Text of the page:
Duplicate Bridge Drop-Outs, Part II

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July 24, 2014

“Seriously Social” bridge as an alternative for both Bridge Teacher’s Association teachers and duplicate drop-outs. Denise Dodd’s story out of Brisbane in Australia is living proof that giving duplicate bridge drop-outs a second chance can be good for both the drop-outs and the bridge teachers.

I came across Seriously Social Bridge via a link from Master Point Press, and wrote to Denise Dodd, its website publisher, to ask about it, since it is precisely the kind of thing I’m always hoping will happen here in America. [See http://www.seriouslysocialbridge.com.au/]

At that website, Denise describes joining forces in 1997 with Tony Jackman—County Mail bridge columnist, bridge partner and achiever—in setting up a club for social (rubber) bridge players within the Queenland Irish Association, a hundred-year-old bridge club.

She then elaborated in her email reply to me, that a change in her life not long after that meant she had to suddenly earn a living. Unable to find work, Denise decided to set up her Seriously Social Bridge Club venture as a path to income. At one point, she says, she was running four different seriously social bridge venues.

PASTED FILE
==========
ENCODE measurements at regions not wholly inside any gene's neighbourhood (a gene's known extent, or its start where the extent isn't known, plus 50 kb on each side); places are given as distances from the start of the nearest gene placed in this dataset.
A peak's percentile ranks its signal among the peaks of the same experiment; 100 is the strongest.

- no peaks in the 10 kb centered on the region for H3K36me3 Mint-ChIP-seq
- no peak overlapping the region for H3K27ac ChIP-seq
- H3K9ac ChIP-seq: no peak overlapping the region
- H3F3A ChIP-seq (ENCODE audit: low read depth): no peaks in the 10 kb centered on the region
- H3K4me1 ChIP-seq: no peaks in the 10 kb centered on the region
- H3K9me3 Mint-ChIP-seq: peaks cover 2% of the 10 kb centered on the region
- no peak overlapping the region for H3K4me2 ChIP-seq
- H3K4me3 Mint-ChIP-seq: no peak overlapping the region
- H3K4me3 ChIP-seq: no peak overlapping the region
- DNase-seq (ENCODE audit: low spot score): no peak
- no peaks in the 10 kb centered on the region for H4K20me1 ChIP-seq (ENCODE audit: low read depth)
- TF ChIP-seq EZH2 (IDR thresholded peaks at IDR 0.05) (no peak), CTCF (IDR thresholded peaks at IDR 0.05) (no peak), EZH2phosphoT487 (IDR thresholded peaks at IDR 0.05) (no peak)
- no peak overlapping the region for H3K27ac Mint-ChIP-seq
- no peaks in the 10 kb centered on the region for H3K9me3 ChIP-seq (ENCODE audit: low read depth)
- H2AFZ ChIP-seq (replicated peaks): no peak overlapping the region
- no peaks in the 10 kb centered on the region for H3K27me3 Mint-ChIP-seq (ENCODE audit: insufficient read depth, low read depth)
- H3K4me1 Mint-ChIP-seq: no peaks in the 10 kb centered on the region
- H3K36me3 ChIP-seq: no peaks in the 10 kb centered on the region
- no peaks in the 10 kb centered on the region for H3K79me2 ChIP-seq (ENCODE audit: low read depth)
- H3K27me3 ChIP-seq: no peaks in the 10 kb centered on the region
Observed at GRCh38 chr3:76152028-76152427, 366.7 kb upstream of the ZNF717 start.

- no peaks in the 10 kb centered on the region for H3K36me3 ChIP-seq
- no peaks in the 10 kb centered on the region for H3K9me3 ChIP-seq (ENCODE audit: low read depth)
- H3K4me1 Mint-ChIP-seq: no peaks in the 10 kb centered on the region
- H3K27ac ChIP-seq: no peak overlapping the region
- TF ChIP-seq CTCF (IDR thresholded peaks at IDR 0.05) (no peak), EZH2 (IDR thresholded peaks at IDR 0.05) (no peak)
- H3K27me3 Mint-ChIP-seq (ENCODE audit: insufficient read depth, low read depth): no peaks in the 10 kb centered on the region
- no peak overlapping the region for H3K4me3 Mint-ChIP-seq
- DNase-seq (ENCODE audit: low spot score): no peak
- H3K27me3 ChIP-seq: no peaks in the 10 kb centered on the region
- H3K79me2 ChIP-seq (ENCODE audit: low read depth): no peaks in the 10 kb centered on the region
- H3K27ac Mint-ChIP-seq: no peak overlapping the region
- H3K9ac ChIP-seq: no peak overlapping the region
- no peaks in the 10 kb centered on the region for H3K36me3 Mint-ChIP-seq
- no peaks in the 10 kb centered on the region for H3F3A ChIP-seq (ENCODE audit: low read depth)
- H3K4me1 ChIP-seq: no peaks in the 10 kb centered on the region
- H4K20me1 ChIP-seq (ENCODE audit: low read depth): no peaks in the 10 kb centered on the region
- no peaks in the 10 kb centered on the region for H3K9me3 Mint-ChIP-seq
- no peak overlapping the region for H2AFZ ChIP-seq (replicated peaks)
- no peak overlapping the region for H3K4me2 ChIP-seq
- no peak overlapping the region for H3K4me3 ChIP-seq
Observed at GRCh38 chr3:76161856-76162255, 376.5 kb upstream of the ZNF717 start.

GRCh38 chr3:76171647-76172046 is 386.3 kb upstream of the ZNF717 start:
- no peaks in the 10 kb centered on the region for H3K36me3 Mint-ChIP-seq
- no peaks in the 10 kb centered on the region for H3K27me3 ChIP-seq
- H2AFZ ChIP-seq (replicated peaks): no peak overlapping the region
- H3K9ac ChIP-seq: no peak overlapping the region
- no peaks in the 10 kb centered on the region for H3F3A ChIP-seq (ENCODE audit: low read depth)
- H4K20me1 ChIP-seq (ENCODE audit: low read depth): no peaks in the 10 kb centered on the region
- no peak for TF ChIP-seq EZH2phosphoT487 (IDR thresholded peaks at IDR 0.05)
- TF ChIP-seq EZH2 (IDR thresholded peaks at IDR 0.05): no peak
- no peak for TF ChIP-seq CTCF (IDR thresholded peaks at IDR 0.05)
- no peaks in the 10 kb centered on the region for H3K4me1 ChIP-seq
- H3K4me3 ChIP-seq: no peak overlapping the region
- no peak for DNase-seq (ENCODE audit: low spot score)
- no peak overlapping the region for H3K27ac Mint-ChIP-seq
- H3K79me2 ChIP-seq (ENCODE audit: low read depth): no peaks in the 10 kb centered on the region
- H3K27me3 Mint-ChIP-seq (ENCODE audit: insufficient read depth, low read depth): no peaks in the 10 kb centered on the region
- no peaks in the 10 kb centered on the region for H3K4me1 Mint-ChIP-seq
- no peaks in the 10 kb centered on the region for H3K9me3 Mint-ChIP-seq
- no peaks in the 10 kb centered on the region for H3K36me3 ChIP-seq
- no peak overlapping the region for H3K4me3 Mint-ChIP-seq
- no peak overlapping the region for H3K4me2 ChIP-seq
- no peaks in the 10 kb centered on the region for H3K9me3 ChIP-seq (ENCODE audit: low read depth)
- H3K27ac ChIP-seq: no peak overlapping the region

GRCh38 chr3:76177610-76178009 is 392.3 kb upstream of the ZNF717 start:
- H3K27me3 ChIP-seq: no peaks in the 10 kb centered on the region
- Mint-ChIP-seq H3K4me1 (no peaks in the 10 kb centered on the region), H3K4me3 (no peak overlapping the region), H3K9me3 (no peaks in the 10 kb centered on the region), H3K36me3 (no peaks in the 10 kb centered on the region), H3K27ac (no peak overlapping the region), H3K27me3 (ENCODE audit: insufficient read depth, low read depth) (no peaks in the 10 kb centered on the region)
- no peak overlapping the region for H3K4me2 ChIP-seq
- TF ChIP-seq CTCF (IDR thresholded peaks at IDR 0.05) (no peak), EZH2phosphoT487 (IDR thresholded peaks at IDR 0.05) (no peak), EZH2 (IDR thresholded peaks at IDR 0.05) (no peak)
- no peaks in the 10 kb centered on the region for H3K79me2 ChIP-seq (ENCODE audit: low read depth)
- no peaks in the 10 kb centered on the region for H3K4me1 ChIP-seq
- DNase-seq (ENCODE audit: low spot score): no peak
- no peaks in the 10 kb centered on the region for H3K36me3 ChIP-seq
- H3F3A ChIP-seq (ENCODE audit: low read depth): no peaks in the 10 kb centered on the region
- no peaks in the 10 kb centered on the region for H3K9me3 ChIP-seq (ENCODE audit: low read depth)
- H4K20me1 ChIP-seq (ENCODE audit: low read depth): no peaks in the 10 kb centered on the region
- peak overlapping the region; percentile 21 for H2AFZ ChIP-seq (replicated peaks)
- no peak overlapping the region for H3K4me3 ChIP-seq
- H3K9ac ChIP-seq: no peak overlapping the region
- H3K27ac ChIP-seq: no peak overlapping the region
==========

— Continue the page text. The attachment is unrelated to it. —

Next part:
Denise, now semi-retired, has just one venue “(probably the best in the country)” which meets at the Queensland Cricketers Club on Mondays, 12 to 20 tables each week. They play from 10-1, “have a wonderful lunch, network and enjoy each others company.”  This has led to her taking “her ladies” on travel/bridge holidays all over the world. And their non-bridge playing partners and friends are welcome to come along.

Why were Denise Dodds and Tony Jackman in Australia, willing to embrace the concept of teaching social bridge to those, as she describes them, who did not want to play duplicate in clubs with their “too stressful” atmosphere?

I credit that “openness” to social bridge, to the fact that Denise played rubber bridge for a year before taking up duplicate bridge. After that she seemingly became an ardent and full convert to duplicate and competitive bridge. That year playing rubber bridge, however, must have made her aware that social players want something quite different out of the game from serious duplicate players and that social players will always outnumber duplicate players.

What about the bridge columnist? Perhaps just a thinker-outside-the-box?

What I’d like to know more about is this–how did that initial club within The Irish Association go down with the bridge establishment? Same question for Denise’s entrepreneurial venture forming four Seriously Social Bridge Clubs to earn a living?

When I have more information on these aspects, I’ll blog about it. Meanwhile, Denise Dodds provides a model for bridge teachers out there intrigued by her Seriously Social bridge.


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